How to Stay Healthy This Holiday

Patricia Yarberry Allen, M.D. is a Gynecologist, Director of the New York Menopause Center, Clinical Assistant Professor of Obstetrics and Gynecology at Weill Cornell Medical College, and Assistant Attending Obstetrician and Gynecologist at New York-Presbyterian Hospital. She is a board certified fellow of the American College of Obstetrics and Gynecology. Dr. Allen is also a member of the Faculty Advisory Board and the Women’s Health Director of The Weill Cornell Community Clinic (WCCC). Dr. Allen was the recipient of the 2014 American Medical Women’s Association Presidential Award.

‘Tis the season to be jolly. And the month to be exposed to too many people who may have an upper respiratory tract infection, or URI, which is a nonspecific term used to describe acute infections involving the nose, paranasal sinuses, pharynx, larynx, trachea, and bronchi. The prototype is the illness known as the common cold. Many in the crowds of people shopping and huddled together on public transportation have runny noses, itchy or runny eyes, sinus stuffiness or pain, ear stuffiness or pain, sore throat or cough and fatigue. But they are out and about because there are gifts to buy, work to do and places to go instead of remaining at home resting. Some of these people will also have early symptoms of the flu and will be spreading that virus as well.

Most URIs occur more frequently in the cold winter months, because of overcrowding. Adults develop an average of two to four colds annually. An upper respiratory syndrome is by far the most common cause of physician visits in the United States. Acute pharyngitis (sore throat) accounts for 1 percent to 2 percent of all visits to outpatient and emergency departments, resulting in 7 million annual visits by adults alone. Acute bacterial sinusitis develops in 0.5 percent to 2 percent of cases of viral URIs. Approximately 20 million cases of acute sinusitis occur annually in the United States. About 12 million cases of acute tracheobronchitis are diagnosed annually, accounting for one third of patients presenting with acute respiratory infections. The estimated economic impact of non–influenza-related upper respiratory infections is $40 billion annually.

Viruses that cause a cold or upper respiratory infection spread when an infected person coughs or sneezes, expelling viral-infected droplets several feet. These viruses can also live on any object that comes in contact with an infected person. Objects such as door handles, telephones, towels, and silverware can spread a virus days after being contaminated.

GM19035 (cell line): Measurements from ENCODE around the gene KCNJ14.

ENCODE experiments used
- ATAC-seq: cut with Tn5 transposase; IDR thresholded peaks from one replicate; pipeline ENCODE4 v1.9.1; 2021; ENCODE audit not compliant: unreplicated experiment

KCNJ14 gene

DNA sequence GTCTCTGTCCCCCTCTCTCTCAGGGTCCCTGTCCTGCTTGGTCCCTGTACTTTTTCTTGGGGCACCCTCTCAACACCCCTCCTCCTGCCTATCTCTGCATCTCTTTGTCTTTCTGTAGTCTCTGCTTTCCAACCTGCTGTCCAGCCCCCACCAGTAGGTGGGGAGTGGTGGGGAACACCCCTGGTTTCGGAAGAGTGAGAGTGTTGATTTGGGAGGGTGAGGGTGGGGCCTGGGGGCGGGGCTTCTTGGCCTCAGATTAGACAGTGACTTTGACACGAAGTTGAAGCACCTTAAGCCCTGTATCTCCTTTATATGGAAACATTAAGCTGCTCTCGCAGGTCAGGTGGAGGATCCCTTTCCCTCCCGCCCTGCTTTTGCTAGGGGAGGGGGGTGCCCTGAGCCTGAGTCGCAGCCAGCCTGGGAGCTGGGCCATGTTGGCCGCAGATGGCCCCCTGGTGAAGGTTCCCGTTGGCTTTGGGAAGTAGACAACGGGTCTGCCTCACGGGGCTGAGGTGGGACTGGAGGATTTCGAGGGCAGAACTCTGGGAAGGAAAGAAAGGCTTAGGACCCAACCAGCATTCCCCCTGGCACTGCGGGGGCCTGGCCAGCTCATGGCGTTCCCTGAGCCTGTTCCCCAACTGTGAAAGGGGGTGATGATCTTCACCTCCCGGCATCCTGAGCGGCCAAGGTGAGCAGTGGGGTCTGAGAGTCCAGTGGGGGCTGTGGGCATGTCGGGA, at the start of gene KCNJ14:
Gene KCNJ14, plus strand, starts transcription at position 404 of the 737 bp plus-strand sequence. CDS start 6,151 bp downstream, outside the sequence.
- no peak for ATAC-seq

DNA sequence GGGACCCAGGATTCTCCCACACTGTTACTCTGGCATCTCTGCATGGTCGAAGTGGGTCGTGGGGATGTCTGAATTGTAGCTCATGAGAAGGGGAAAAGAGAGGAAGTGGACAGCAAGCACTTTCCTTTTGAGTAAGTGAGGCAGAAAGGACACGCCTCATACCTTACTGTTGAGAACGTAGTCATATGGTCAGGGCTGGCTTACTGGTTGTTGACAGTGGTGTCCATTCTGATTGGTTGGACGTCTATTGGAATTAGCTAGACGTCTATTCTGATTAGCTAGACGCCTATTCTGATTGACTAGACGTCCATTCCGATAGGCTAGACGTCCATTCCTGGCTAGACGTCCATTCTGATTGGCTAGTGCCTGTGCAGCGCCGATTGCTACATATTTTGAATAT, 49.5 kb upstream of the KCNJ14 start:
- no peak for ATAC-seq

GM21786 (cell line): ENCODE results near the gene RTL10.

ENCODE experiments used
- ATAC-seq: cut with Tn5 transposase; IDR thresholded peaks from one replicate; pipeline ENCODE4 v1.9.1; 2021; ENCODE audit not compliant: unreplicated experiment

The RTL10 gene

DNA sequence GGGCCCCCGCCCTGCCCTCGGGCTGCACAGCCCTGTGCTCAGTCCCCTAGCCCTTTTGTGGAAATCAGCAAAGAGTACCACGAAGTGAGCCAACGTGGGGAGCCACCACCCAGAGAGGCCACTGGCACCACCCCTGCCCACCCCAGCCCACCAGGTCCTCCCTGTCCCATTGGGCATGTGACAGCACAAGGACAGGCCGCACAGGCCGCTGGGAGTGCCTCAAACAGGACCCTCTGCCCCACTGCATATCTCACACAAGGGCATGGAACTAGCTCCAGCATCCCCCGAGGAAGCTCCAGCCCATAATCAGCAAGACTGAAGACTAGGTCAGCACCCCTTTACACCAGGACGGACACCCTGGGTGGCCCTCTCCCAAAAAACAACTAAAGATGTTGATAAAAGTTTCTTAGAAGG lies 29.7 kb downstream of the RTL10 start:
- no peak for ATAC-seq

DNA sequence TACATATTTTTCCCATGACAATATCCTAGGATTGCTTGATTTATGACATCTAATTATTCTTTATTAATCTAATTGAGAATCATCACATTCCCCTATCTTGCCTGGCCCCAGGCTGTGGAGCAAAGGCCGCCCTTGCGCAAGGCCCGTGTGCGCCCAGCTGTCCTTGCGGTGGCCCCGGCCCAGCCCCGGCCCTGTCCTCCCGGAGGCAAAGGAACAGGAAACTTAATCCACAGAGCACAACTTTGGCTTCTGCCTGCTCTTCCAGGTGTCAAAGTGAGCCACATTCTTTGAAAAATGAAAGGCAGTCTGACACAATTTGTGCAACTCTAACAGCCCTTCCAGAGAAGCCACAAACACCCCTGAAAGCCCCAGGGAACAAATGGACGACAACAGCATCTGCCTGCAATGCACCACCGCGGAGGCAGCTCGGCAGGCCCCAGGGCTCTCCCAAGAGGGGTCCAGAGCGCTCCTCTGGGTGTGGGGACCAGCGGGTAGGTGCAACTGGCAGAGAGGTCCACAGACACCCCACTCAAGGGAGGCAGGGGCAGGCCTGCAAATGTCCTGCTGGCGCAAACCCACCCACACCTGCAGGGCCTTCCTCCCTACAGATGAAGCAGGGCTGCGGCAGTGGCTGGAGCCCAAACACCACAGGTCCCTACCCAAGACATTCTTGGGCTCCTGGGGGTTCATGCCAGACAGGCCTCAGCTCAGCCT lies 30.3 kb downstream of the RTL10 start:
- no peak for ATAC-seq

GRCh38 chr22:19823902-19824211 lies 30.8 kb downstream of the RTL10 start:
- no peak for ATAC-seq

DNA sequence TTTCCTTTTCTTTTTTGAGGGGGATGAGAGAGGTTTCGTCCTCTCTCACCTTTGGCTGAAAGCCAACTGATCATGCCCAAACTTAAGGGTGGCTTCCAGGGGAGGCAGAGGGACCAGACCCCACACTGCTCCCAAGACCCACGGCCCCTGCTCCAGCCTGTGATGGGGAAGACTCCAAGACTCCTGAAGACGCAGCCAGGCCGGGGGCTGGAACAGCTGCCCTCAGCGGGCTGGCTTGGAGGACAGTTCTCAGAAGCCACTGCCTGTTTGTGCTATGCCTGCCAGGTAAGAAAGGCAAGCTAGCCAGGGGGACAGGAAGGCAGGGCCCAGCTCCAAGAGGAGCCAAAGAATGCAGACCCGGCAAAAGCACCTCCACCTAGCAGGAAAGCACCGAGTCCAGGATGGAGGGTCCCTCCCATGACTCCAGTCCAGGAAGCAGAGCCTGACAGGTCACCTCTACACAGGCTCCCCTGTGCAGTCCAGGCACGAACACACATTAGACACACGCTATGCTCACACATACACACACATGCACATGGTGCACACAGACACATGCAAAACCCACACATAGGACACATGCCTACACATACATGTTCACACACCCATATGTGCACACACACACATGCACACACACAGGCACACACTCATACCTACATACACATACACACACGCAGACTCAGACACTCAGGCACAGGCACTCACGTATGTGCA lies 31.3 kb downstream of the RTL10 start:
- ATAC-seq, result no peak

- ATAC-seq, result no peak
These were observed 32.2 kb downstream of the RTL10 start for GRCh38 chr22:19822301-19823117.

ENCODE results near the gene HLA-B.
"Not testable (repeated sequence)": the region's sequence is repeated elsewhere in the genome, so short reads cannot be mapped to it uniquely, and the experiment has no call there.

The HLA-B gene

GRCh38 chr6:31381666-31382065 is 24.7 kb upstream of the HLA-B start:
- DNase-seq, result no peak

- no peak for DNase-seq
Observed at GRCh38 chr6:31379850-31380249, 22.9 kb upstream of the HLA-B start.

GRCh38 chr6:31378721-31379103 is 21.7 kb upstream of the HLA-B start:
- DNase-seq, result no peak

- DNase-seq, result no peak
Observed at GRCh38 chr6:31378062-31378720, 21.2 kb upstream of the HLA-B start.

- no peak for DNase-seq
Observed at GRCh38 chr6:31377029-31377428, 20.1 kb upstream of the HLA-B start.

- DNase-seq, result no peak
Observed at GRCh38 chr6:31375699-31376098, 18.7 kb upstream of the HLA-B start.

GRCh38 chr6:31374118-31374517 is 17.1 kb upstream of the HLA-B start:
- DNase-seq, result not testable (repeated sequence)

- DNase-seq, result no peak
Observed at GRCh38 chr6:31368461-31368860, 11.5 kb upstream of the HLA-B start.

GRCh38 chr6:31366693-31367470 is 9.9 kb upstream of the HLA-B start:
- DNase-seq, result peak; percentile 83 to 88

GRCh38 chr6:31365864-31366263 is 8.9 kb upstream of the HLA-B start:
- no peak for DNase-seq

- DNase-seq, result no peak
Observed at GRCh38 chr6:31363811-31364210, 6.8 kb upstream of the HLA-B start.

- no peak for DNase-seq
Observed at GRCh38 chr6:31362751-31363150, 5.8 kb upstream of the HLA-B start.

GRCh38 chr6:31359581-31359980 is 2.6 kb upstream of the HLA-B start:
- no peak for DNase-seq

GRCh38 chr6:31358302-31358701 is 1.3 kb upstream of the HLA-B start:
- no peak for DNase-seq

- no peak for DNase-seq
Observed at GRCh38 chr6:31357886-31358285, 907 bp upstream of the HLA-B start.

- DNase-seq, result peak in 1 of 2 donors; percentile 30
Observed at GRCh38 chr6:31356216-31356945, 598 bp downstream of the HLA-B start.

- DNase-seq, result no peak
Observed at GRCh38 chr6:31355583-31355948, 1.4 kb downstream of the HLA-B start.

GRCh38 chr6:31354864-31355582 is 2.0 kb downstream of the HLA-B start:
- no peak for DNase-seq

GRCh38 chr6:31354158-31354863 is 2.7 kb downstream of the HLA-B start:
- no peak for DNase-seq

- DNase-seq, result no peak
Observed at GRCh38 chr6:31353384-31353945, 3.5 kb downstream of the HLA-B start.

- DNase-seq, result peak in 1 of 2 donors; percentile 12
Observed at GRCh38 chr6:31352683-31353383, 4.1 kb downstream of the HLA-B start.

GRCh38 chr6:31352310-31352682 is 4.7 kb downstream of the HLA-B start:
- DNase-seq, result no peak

Here are eight simple ways to protect yourself from an unwanted gift of a seasonal cold or worse.

  1. Get the influenza vaccine now if you have not done so.  December is traditionally the time for influenza outbreaks to increase. The good news this year, according to the CDC, is that since Oct. 1, the majority of the tested influenza viruses remain similar to the recommended components of the 2016-2017 Northern Hemisphere vaccines. This means that the influenza vaccine developed for use this year should protect against the flu.
  2. Do not touch your nose, mouth or eyes after handling an object contaminated by a virus, which will likely infect you. Use a tissue to touch your mouth, nose or eyes instead of your hands. The so called, T-zone, the mouth, nose and eyes, is the only portal of entry into the human body for respiratory infections.
  3. Encourage correct cough and sneezing technique. Use tissues. Studies show that covering your mouth with a tissue and disposing of it correctly is the most effective way to prevent air-borne transmission of droplets with viruses that cause upper respiratory infections. Have tissues with you at all times. Pass out small packages to those around you who appear to need them

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